Swimming, trap and skeet, and eventing — an equestrian based club — are all seeking university approval to become club teams.
Trap and skeet is one of the largest growing high school sports, said Mary Ellen Milam, associate director of programs for the University Recreation Center.
“Students are coming and trying to keep doing that,” Milam said.
There are five requirements for teams to be approved as a university club sport. The first step is gaining interest in the desired sport. A team must have at least 10 members and maintain that number to be eligible for becoming a student organization.
Next, the club must fill out the forms available on the student organization website to get officially approved by the university.
Clubs must be able to compete at a collegiate level, so the third step is to meet with Milam and show that there are other colleges with this particular club. Additionally, clubs must present a sustainability model to prove the sport will not die out over a couple years.
While there are only five steps in the process, funding can be an issue for potential new clubs.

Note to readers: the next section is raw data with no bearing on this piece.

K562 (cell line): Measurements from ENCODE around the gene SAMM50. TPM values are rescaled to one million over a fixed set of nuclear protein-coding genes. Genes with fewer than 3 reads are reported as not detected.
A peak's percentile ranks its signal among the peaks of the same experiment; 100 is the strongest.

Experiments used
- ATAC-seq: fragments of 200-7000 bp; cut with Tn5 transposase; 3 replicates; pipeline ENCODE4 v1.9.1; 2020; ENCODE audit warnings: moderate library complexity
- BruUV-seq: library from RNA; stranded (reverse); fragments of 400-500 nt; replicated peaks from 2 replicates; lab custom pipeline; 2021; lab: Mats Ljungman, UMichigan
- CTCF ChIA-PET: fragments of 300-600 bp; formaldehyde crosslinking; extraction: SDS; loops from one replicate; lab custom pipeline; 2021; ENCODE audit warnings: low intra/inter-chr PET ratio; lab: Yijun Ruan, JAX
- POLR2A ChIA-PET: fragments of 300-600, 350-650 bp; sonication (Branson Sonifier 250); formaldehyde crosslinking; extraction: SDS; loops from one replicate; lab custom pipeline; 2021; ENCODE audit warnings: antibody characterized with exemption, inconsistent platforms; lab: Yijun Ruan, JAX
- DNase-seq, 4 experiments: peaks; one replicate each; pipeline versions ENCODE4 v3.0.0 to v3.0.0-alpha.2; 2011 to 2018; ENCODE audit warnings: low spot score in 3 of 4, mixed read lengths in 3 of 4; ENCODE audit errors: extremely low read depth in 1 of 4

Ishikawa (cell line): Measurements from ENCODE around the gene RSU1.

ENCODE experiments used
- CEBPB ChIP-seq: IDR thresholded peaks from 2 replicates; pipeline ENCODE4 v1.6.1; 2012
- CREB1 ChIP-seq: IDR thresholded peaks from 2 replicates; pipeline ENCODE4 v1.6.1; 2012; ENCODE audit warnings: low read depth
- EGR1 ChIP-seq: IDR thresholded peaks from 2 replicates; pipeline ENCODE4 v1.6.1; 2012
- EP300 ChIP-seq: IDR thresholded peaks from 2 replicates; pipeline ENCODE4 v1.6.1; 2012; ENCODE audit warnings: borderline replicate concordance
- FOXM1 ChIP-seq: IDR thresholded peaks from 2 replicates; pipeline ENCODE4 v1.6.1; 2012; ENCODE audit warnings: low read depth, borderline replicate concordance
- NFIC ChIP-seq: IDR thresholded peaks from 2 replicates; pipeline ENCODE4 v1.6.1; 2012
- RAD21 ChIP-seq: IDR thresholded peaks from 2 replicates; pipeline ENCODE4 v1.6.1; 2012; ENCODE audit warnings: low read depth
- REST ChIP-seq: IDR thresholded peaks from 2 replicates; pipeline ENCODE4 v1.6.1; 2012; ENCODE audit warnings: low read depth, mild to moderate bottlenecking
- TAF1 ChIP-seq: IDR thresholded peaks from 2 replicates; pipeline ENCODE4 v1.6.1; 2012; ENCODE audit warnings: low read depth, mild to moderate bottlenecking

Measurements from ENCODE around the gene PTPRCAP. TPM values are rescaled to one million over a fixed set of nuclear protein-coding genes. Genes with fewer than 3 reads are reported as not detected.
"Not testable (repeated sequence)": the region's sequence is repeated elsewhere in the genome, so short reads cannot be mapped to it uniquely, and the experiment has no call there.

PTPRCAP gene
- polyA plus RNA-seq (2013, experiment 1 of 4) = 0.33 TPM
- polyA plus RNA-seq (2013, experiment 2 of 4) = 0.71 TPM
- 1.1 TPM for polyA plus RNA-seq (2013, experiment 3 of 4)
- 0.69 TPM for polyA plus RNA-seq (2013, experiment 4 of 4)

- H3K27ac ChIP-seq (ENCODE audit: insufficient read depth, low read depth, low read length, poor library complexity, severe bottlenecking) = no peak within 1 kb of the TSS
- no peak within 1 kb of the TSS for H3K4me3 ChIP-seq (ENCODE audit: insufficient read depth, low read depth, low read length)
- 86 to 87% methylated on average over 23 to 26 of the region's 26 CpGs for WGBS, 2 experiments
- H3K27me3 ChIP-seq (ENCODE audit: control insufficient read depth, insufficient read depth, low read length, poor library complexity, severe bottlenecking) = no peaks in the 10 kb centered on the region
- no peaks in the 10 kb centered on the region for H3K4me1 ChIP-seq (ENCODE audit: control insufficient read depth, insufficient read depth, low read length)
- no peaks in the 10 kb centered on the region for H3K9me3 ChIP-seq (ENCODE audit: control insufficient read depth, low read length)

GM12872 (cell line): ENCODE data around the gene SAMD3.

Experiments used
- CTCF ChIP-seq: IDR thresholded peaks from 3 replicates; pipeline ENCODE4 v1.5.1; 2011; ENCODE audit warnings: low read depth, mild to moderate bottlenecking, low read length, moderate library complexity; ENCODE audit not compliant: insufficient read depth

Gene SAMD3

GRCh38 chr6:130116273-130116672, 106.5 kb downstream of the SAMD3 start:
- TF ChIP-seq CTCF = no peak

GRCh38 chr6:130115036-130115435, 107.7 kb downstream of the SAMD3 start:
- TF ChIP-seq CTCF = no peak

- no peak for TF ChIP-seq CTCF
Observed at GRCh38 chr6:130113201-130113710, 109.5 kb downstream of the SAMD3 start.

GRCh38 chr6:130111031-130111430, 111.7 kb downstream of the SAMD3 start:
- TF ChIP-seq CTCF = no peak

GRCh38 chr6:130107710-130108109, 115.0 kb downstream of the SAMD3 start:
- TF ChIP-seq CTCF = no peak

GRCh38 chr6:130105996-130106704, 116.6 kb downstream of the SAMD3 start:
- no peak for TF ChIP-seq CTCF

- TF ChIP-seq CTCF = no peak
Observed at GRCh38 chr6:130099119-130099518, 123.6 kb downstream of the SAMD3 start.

Milam said the University Recreation Center doesn’t get any additional money just because new clubs are added.
“The amount of money to fund clubs gets dispersed even less to each club with the more clubs we have,” she said.
Lack of interest has also caused certain teams to disband or not be able to start. A competitive cycling team was disbanded due to not maintaining 10 members. This has left some students wishing for more sports on campus.
“I wish we had softball because I played softball my whole life,” said Haylee Bowden, a sophomore child development major.
Even with some of the frustrations that accompany overseeing club sports, Milam said they are an important aspect of university life.
“It is that outlet for those individuals who do want to compete with their college experience,” she said. “This may be the last time they get to compete at their sport, at least at the collegiate level.”